I must admit I approached Donna Tartt’s latest novel with a good deal of trepidation. After all, this was my most anticipated (new) novel ever (even surpassing the 'latest’ Auster or Roth) – in the wake of two masterpieces could she pull it off again? I’m pleased to say that, though (for me) The Goldfinch does not quite live up to the levels of focused and immersive characterisation of The Secret History or The Little Friend, its greater levels of ambition (and 'epicness’) are (almost) fully realised.
Once again, Tartt’s prose and storytelling ability are confirmed (in my book) as second to none amongst modern authors. She turns the 'coming of age’ tale of 13-year old Theo Decker and his early family bereavement (and purloining of 17th century Dutch artist Carel Fabritius’ eponymous artwork) into an, admittedly, at times, rather meandering, but by turns thrilling, touching and philosophical voyage through loneliness, parenthood, unrequited love, friendship, superficiality, sin and spirituality, whose scope is Dickensian in its expansiveness. And, although the page-turning compulsiveness of The Goldfinch’s first 200 or so pages has waned slightly by the time Tartt 'jump-cuts’ her story eight years forward, she has managed (once again) to deliver some deliciously (and increasingly) compelling characterisations – not least her central pairing of the sensitive Theo and his alter-ego, the care-free 'Russian’ Boris, together with mother and son, the ultimately kind Mrs Barbour and eccentric Andy (whose family provide refuge to Theo), kindly 'antiques dealer’ Hobie and Theo’s 'secret love’, Pippa (links to Great Expectations, maybe?).
And just when you might have thought that Tartt’s relatively restrained conclusion might result in her tale rather petering out, she ties up her 'loose ends’ (linking Theo’s outlook on life with Fabritius’ painting) with as poignant and profound an ending as I’ve read in ages. Here’s to the next decade of waiting for Tartt to put 'pen to paper’ again.
on 29 August 2014
This book was a bit of a struggle to get through, compared to 'The Secret History' (which is wonderful), it was very slow and i hate to say it, boring, in places. The first few chapters are wonderful and gripped me straight away, and I couldn't wait to read on, but as the story went on, I became frustrated and started to dislike Theo. There are some parts of the book I think everyone should read, it is beautifully written, but i'm not sure i would recommend it as a 'must read'.
I was somewhat apprehensive about reading this book. Firstly, it weighs a ton and secondly, the premise sounded far more odd than compelling: a boy named Theo loses his mother and steals a (real) painting on the same day. Hmm. However almost immediately I was hooked, its length became my friend and I was picking it up at every opportunity to read even a few pages.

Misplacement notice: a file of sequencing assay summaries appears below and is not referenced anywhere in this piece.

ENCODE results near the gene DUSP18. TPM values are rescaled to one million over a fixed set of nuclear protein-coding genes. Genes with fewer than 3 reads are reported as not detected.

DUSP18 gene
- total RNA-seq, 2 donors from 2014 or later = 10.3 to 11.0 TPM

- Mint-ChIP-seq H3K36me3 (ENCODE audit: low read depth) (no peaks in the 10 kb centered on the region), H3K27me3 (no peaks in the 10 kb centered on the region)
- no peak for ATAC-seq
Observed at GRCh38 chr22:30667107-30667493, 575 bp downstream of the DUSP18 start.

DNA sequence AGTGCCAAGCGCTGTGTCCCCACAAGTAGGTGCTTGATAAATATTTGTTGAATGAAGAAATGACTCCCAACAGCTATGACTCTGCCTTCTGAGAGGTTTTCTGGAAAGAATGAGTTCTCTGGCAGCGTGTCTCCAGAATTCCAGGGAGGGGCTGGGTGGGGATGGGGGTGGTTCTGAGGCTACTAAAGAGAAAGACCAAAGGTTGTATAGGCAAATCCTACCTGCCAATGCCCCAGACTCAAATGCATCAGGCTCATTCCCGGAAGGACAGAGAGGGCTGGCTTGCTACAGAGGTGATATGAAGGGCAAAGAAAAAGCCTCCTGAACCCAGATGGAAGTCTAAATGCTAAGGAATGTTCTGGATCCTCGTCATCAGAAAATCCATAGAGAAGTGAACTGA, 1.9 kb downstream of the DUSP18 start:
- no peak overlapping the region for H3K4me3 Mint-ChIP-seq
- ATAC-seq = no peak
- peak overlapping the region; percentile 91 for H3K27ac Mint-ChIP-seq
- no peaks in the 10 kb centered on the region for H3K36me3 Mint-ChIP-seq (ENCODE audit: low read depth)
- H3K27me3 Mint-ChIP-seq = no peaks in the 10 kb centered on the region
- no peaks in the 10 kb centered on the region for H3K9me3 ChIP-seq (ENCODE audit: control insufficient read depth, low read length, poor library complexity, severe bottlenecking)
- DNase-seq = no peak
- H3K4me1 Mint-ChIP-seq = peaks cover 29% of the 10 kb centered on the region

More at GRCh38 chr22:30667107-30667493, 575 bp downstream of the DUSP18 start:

Why did I love it so? The writing. The story - let's be honest - is interesting but in the hands of a lesser writer could easily have been forgettable. The characters - with a couple of notable exceptions - are fairly unpleasant. They lie, they swear, they steal, they take far too many drugs and they make terrible decisions. And yes, it probably could have been shorter. There is one section in Las Vegas that seems to go a terribly long time. Still loved it though.
This is a book that feels like every line has been crafted with care and thought and then honed so perfectly that it never interrupts the pace of the reader. Descriptions like: "They were a paid of white mice I thought - only Kitsey was a spun-sugar, fairy-princess mouse whereas Andy was more the kind of luckless, anemic, pet-shop mouse you might feed to your boa constrictor." (Poor Andy was still my favourite character). It takes you right inside Theo's mind. When he grieves for his mother you feel that acute visceral pain along with him. When he's attending a party in a drunken blur, you share the numbness. When you've finished this book, you will feel like you lived his life along with him.
on 24 October 2013
This is a tough book to review without gushing and without giving away too much of the story. I am going to gush, because in this instance I can't help it, but I'm going to try to avoid giving away too much of the story, because many of the great delights of The Goldfinch come from that rare experience of reading for pleasure: turning the pages to see what happens next, and losing yourself in this world of someone's creation. So try to know as little about this book as you can before you start to read it. The Goldfinch is a novel of many wonderful surprises, whether it's the introduction of both major or minor characters, or plot twists I really never expected, or unexpected shifts of scenery. (And whoa! One change in location in particular is a masterclass in dramatic handling, artfully rendered and most purposefully done.)